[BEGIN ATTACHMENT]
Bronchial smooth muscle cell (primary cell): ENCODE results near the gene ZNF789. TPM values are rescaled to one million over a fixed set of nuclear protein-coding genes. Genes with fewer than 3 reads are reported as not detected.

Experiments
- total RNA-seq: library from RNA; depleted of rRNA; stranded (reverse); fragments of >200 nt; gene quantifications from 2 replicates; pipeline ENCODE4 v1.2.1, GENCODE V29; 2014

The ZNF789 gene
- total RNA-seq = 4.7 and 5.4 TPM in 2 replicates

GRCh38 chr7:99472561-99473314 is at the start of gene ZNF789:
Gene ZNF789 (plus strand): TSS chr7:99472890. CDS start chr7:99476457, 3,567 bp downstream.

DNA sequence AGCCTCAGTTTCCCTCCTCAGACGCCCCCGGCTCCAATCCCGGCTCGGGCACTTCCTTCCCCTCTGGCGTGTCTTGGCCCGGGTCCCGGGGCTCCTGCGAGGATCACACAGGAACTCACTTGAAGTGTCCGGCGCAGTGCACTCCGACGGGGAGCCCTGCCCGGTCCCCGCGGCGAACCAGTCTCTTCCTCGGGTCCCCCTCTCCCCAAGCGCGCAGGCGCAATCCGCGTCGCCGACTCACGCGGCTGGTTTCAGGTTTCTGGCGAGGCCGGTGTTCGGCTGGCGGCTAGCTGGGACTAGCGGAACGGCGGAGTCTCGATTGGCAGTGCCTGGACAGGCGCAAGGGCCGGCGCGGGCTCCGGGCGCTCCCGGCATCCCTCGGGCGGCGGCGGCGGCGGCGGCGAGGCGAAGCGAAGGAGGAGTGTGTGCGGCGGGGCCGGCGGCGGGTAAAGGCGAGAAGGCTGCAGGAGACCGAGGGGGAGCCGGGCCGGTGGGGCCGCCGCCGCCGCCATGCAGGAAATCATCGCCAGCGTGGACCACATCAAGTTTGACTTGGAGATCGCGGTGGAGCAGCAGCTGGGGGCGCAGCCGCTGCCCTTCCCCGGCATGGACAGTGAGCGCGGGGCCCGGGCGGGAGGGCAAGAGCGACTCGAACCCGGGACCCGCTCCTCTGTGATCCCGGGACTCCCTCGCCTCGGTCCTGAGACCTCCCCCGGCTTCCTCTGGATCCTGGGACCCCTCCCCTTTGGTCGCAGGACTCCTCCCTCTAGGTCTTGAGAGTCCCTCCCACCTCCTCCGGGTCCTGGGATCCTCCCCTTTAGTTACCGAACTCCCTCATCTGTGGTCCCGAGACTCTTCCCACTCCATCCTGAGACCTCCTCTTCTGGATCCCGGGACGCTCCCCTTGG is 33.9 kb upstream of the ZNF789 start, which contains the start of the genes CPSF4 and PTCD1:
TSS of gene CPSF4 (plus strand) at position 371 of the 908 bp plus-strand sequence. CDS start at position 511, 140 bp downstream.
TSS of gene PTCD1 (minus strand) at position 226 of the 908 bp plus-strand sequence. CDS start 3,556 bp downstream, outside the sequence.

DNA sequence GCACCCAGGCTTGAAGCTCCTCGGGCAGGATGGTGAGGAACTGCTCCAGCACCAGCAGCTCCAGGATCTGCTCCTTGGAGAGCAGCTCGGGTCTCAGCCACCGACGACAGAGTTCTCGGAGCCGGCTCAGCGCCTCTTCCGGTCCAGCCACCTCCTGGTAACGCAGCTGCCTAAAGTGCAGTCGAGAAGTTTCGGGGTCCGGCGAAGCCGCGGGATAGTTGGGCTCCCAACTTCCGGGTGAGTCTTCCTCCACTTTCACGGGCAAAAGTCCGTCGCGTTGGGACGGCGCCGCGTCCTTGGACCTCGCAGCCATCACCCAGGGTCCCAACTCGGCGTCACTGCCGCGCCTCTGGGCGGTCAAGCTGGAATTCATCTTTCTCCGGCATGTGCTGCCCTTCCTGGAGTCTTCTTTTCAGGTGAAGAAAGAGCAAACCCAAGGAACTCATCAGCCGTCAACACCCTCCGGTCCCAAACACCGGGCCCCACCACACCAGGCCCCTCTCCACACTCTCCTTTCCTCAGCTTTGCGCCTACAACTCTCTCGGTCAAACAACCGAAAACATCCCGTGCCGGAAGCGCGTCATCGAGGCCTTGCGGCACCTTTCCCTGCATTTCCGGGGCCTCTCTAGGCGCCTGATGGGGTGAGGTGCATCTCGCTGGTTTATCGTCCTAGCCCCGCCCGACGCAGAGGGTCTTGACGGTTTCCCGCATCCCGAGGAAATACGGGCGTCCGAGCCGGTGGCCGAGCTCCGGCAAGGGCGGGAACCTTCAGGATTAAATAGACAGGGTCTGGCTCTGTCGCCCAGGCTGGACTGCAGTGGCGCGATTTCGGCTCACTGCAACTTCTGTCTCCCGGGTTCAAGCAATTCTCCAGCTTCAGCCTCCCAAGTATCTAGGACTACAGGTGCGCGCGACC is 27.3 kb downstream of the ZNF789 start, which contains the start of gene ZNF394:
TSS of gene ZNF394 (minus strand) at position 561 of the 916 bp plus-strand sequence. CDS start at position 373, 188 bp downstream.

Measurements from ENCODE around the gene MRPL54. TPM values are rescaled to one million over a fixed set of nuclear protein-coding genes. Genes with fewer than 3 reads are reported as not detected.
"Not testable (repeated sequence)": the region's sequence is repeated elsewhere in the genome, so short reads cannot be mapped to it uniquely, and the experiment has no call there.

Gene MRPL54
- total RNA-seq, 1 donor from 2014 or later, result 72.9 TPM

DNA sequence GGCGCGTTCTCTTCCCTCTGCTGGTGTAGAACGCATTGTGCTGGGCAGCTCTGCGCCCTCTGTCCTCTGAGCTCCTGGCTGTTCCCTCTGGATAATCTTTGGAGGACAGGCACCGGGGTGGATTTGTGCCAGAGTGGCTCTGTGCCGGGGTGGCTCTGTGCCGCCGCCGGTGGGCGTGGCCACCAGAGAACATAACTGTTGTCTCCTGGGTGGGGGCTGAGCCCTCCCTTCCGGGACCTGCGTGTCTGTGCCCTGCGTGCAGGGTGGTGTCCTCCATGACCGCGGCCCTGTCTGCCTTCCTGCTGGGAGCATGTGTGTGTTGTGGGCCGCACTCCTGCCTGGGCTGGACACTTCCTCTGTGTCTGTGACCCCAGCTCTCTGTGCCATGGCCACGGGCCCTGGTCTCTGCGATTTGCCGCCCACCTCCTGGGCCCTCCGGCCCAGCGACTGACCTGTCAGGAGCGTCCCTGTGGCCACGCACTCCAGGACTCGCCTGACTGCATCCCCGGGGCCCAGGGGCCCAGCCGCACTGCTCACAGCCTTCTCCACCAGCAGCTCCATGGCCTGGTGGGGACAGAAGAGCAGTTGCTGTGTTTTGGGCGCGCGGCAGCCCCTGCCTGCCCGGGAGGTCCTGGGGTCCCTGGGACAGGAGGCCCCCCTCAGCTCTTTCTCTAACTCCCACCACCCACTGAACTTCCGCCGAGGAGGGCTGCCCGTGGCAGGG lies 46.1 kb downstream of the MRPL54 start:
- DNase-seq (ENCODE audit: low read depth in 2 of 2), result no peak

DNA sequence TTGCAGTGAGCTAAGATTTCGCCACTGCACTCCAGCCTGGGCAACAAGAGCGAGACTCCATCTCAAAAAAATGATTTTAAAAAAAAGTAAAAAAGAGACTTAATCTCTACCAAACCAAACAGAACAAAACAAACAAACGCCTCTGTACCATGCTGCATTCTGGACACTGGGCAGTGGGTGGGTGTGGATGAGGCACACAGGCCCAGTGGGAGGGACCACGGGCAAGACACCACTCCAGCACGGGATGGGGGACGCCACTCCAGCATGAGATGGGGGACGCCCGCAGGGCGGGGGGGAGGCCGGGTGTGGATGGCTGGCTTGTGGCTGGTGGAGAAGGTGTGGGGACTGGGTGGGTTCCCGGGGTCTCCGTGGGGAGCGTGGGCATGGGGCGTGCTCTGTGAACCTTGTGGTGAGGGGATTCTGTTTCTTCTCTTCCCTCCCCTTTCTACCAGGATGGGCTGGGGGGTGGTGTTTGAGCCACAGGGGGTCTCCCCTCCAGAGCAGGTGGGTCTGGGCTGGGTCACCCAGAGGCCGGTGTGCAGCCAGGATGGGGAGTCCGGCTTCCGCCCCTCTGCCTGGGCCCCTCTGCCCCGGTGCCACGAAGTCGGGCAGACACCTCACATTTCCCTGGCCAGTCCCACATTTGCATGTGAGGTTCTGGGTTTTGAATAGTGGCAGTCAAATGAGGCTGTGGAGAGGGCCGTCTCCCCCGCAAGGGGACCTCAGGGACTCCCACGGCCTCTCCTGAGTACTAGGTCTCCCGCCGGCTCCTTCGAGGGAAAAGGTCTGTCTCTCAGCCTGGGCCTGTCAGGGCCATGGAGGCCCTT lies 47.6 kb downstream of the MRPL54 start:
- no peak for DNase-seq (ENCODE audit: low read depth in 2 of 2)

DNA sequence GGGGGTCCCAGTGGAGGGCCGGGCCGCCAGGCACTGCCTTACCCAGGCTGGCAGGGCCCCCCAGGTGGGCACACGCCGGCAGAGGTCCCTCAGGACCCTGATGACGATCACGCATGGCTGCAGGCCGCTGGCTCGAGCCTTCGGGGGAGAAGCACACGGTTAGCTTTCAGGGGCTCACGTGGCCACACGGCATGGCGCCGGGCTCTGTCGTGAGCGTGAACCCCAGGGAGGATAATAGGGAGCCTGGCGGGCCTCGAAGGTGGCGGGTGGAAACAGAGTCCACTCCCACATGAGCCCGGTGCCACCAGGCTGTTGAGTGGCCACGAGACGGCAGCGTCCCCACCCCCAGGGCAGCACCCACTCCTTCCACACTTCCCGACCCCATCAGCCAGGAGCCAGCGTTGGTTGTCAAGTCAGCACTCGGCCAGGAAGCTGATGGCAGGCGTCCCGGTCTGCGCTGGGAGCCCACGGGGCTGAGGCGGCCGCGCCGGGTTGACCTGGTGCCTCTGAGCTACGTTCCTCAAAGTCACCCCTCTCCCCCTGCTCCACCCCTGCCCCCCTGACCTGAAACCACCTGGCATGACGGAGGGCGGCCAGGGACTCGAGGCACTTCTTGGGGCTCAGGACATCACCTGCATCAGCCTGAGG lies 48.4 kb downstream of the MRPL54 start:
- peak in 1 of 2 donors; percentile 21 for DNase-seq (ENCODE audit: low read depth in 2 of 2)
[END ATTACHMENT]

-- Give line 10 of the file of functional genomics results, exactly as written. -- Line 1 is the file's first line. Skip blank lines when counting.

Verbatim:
TSS of gene PTCD1 (minus strand) at position 226 of the 908 bp plus-strand sequence. CDS start 3,556 bp downstream, outside the sequence.